Frank Hoffmann

Ashoka Fellow
Germany,
Fellow Since 2010

Citation

This profile was prepared when Frank Hoffmann was elected to the Ashoka Fellowship in 2010.
The New Idea
In Germany, preventive breast cancer diagnosis is either offered through mammography—which is expensive and therefore only routinely available for women over 50—or a superficial (i.e. limited to a few minutes by most German insurance options) manual breast examination available to all women, performed by doctors who do not employ a standardized technique (i.e. there is no mandatory in-depth training for physicians in Germany). As a result of the impersonal and often stressful experience, many women choose not to undergo preventative diagnosis. Consequently, Germany has the lowest participation rate for breast-cancer diagnosis Europe—an indicator of the broader challenge potentially facing many Western health systems where escalating costs create pressures on patient care. As prevention is critical in the fight against breast cancer, Frank recognized that the existing system required new resources and more cost efficient processes. He found this new resource among blind people, who possess a far better sense of touch and are widely neglected in the German labor market. (A mere 30 percent of Germany’s 1.2 million visually impaired people actually work for an income.) Frank developed the program, Discovering Hands®, which trains blind women to become Medical Tactile Examiners (MTEs). Their superior sensitive touch gives them a higher precision rate and enables them to detect breast cancer earlier than the average doctor. The first scientific study deducted within half a year has shown that in 450 cases, MTEs found more and smaller tumors than doctors. Moreover, the 30-minute breast examination, as compared to the usual 3-minute exam, gives women more time to ask questions and be reassured that they are healthy.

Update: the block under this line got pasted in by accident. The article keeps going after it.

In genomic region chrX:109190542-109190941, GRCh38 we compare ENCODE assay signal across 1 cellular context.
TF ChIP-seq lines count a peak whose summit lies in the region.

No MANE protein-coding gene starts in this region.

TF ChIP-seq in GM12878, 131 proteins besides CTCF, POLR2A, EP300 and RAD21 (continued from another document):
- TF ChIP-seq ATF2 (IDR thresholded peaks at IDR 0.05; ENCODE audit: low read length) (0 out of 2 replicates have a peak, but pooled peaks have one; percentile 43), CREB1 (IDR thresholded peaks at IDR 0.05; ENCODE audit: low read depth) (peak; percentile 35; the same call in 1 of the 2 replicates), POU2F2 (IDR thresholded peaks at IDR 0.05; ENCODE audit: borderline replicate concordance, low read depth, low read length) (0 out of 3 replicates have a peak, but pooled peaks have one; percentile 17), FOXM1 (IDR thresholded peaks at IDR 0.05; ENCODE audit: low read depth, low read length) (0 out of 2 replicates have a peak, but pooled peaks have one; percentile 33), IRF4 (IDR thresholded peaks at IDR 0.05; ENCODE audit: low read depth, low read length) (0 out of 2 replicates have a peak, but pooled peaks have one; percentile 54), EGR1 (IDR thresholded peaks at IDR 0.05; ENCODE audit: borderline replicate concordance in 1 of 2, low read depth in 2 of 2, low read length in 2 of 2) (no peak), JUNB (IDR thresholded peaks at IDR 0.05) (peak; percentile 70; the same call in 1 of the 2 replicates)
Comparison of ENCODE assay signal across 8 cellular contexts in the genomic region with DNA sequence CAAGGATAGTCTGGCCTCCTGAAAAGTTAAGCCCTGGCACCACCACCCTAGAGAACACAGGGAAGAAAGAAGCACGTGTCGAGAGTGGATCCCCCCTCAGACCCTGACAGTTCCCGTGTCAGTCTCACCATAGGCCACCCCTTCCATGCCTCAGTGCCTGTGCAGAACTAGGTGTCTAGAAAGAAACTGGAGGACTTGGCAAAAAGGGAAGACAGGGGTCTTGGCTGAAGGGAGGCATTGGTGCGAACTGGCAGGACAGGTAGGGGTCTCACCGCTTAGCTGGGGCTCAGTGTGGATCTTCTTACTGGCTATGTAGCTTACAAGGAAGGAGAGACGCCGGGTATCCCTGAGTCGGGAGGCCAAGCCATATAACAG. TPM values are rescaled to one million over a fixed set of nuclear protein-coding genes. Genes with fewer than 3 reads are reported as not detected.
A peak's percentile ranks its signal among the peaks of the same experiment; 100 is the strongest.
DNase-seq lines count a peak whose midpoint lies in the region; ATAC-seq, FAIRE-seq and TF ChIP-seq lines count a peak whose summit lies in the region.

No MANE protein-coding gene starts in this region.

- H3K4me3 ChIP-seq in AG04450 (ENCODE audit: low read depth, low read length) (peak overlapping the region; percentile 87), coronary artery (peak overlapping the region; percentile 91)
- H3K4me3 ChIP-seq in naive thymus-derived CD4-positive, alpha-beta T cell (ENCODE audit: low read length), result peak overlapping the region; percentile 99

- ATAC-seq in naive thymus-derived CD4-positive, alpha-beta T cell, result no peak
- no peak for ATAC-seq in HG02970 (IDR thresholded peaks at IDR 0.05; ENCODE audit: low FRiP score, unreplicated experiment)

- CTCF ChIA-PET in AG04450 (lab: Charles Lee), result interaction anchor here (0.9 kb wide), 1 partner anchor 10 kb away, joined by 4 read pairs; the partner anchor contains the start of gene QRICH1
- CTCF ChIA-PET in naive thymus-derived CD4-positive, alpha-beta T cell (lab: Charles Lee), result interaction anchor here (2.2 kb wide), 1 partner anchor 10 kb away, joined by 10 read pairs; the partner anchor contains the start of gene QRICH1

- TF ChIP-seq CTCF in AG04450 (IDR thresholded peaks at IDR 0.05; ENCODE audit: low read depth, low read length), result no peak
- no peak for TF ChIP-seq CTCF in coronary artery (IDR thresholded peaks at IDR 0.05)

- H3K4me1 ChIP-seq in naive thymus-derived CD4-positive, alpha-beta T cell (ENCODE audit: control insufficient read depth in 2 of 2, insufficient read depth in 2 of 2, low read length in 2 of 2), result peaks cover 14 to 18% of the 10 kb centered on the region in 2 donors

With this model, Frank is not only offering improved and more cost-effective early preventive breast cancer diagnosis, but is also creating a new profession, opening the medical field to the blind. Furthermore, Frank’s program helps seeing patients become aware of blind people’s unique capacities; turning blindness, often considered a disability, into an asset.
The Problem
The Strategy
The Person

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